Managing Conflict in the Workplace

HOW CAN YOU BEST RESOLVE WORKPLACE CONFLICT

You know the stories all too well. Teams breaking down due to poor communication, tension from clashing personalities, even accusations of harassment in the workplace. Are these things even possible to avoid?

Unfortunately, conflict is a part of life and something every workplace deals with at some point.

It is important to resolve workplace conflict well, as workplace conflicts often have a negative impact on the overall workplace culture and not just those involved in the conflict.

While it is possible to resolve workplace conflicts by yourself, having a third party available to provide an unbiased and fresh view of the situation can be invaluable.

DO I NEED TO CONSIDER EXTERNAL MEDIATION OR DISPUTE RESOLUTION IN MY WORKPLACE?

Often disputes can be resolved by a manager through simple facilitated meetings.

However, occasionally, such meetings are ineffective and instead external help to carry out an ‘alternative dispute resolution method’ (ADR) is needed.

To determine whether you need external assistance, you should ask:

  • is a manager directly involved in the workplace conflict?
  • have you held a meeting and the conflict is still ongoing?
  • has the conflict arisen out of sensitive/confidential information?
  • is there a significant power imbalance between the parties?

Avoiding litigation

Dispute resolution methods are also especially helpful in resolving workplace conflicts that may otherwise result in court action.

Unlike bringing a court case, or litigating a matter, using alternative dispute resolution methods takes both parties’ goals into account and aims to find a “win-win” solution to the conflict.

The aim of alternative dispute or conflict resolution is to offer a less formal environment to resolve disputes. Rather than going to a court or tribunal, parties can work together with a neutral individual to come to a decision/solution together and resolve the conflict before it further escalates.

It nicely fills the gap between when the dispute or conflict is too serious for a manager to manage conflict on their own, but you want to avoid litigation within a court setting.

Types of Workplace Conflicts

Most types of workplace conflicts arise due to a breakdown in communication and simply need a productive conversation to get things back on track. However, even when you know this is the case, no two disputes are the same. Being able to identify the source of the conflict will help a lot when it comes to creating a strategy for conflict resolution, as it will put you one step further to finding common ground and address conflict properly.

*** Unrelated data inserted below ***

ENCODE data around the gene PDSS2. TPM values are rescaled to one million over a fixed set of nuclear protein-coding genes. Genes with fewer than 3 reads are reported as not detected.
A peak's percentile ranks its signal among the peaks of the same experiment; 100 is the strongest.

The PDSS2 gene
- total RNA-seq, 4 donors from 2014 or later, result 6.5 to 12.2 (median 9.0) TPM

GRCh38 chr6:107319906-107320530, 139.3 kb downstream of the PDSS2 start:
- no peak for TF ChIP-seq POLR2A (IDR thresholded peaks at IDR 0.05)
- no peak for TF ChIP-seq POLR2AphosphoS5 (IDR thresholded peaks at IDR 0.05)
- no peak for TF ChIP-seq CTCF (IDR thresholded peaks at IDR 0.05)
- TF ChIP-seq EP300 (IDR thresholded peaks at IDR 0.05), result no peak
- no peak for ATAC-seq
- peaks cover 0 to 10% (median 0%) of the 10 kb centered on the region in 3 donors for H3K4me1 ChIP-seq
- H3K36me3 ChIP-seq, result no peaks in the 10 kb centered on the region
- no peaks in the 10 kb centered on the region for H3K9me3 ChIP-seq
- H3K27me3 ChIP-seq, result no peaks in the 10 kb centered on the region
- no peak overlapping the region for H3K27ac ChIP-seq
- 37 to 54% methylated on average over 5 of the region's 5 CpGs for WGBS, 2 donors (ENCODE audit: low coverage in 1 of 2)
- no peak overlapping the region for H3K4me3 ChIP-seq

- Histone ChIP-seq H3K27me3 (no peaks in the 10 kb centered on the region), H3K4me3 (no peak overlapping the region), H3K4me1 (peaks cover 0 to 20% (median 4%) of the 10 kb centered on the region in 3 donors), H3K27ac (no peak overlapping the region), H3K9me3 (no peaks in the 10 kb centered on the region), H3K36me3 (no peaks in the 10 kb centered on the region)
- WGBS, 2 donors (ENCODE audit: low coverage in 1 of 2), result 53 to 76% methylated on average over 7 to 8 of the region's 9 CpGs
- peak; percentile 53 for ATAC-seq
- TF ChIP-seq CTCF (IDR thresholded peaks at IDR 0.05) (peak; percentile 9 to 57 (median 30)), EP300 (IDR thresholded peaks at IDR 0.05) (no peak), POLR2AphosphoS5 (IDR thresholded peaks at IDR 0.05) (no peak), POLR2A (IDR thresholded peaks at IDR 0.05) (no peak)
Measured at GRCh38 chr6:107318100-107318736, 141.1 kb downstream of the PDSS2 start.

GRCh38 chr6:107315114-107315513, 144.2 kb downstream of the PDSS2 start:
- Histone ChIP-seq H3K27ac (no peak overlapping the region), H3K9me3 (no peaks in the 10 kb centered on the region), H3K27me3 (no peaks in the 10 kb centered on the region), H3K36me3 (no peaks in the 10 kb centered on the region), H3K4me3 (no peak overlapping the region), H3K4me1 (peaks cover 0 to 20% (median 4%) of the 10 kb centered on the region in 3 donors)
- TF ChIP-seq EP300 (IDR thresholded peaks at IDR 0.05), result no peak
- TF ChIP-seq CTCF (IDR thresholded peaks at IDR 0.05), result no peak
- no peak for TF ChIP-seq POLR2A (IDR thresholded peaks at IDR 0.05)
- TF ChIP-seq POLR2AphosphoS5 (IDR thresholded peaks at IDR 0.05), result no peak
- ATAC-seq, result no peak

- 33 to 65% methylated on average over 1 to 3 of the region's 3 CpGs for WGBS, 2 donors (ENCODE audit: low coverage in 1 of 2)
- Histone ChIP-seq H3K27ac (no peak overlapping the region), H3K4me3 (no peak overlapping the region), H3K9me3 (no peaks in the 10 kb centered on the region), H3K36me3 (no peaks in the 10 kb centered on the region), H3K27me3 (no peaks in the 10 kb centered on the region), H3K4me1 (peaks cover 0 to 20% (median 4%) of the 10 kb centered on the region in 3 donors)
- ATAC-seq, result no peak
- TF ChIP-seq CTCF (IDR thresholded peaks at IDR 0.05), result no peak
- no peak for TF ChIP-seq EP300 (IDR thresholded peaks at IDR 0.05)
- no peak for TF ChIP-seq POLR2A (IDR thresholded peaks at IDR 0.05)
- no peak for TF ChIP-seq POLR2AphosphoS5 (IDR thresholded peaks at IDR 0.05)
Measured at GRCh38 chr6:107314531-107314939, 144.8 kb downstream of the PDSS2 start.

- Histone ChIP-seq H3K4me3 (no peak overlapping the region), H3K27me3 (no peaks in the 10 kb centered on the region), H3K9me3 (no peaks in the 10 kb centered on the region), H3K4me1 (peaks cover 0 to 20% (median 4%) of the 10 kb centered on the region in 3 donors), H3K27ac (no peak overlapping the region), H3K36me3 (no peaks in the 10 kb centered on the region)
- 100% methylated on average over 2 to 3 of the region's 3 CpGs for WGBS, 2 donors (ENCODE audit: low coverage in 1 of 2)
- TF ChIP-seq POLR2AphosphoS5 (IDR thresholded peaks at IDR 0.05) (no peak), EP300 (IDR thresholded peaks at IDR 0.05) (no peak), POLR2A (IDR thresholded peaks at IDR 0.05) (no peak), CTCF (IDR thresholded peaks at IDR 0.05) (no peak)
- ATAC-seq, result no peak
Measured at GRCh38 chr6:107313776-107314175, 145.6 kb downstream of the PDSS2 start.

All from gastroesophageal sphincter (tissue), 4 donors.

Here are some of the types of conflict you will encounter in the workplace:

  • Task-Based Conflicts

These result from poor communication, wherein one party feels an assigned task wasn’t completed correctly or shortcomings cause a project to be late. One party may have arrived with information or work late, causing the whole task to be delayed and upsetting others that are working on the task.

  • Leadership Conflicts

Everyone has different leadership styles, whether they’re relaxed about instructions or bold and authoritative. However, this does mean that clashes in styles are bound to arise, either between leaders or between leaders and those they are leading.

  • Differences in Work Style

Conflict in the workplace can arise when people have different ideas about how things should be done. Mutual respect is an important part of working with others, but it doesn’t always happen and these differences in work style can cause complications.

  • Conflict of Personalities

A big cause of conflict in the workplace is personality clashes. If two people just don’t get along, it’s important for them to find ways to work through their differences and focus on their duties as team members.

  • Discrimination or Harassment

Discrimination and harassment, whether with malicious intent or not, is a huge issue in the workplace. It can happen for a wide variety of reasons, but regardless of the cause, it’s essential that conflicts such as these are resolved as soon as possible.

  • Creative Idea Conflict

Conflict can also be a good thing when handled correctly, prompting discussion and the creation of new ideas. However, when people are passionate about their ideas things can get heated. Having someone there to mediate discussion can help a lot.